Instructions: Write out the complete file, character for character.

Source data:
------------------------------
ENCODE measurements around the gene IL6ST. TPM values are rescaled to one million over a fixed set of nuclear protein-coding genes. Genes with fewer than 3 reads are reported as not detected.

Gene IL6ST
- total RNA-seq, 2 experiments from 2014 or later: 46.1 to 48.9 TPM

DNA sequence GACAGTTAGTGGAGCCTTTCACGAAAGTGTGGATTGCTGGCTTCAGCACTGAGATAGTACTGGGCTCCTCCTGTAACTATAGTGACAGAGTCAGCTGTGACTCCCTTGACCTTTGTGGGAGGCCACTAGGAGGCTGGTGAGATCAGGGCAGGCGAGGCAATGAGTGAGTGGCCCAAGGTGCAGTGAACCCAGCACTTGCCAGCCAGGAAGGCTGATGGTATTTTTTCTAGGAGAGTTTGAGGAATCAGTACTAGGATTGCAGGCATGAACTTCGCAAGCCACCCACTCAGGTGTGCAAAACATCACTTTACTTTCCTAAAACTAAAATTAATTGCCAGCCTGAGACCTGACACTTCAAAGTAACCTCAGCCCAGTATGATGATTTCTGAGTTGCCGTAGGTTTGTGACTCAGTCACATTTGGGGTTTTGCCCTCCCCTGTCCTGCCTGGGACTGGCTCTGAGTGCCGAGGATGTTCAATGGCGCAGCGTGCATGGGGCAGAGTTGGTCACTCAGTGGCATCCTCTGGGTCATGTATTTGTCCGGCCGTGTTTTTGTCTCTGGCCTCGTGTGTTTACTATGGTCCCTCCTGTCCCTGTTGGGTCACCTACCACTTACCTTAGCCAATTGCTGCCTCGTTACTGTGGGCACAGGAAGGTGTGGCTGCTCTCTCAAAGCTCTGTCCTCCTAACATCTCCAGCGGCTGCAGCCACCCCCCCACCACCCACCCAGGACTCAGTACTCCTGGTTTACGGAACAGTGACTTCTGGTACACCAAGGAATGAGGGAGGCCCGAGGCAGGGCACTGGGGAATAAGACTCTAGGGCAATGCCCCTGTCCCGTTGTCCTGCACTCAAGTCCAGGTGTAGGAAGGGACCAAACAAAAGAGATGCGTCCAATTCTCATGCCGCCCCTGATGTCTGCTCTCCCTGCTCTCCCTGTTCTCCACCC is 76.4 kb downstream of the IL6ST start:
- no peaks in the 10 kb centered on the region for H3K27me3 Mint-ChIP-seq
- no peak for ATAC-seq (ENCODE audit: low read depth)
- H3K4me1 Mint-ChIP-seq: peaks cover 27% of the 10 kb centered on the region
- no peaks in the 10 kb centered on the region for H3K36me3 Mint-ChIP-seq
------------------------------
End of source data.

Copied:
ENCODE measurements around the gene IL6ST. TPM values are rescaled to one million over a fixed set of nuclear protein-coding genes. Genes with fewer than 3 reads are reported as not detected.

Gene IL6ST
- total RNA-seq, 2 experiments from 2014 or later: 46.1 to 48.9 TPM

DNA sequence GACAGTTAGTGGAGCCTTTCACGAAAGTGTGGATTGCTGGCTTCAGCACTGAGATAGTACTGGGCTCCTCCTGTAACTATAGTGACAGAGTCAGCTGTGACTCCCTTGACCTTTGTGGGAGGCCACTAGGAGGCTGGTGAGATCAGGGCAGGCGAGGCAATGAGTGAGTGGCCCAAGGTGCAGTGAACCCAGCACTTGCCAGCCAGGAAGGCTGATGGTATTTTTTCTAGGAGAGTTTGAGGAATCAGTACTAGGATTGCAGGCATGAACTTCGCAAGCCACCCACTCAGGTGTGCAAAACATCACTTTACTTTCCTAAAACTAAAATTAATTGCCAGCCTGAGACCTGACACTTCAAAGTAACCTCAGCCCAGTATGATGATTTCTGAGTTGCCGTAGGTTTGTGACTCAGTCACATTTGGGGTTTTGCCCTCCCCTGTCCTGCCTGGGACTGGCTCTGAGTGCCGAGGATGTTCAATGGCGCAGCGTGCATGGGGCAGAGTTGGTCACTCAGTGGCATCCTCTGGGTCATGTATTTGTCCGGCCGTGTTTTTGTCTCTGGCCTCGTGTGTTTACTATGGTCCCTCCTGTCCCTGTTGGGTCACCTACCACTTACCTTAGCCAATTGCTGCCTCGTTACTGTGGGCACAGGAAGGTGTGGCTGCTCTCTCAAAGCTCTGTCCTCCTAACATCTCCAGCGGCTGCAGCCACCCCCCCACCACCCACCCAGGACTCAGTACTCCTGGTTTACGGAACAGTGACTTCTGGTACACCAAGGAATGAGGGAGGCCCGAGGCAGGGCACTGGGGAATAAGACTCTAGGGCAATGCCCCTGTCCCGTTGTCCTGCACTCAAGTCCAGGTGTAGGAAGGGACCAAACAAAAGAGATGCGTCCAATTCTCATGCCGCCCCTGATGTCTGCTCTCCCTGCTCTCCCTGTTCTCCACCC is 76.4 kb downstream of the IL6ST start:
- no peaks in the 10 kb centered on the region for H3K27me3 Mint-ChIP-seq
- no peak for ATAC-seq (ENCODE audit: low read depth)
- H3K4me1 Mint-ChIP-seq: peaks cover 27% of the 10 kb centered on the region
- no peaks in the 10 kb centered on the region for H3K36me3 Mint-ChIP-seq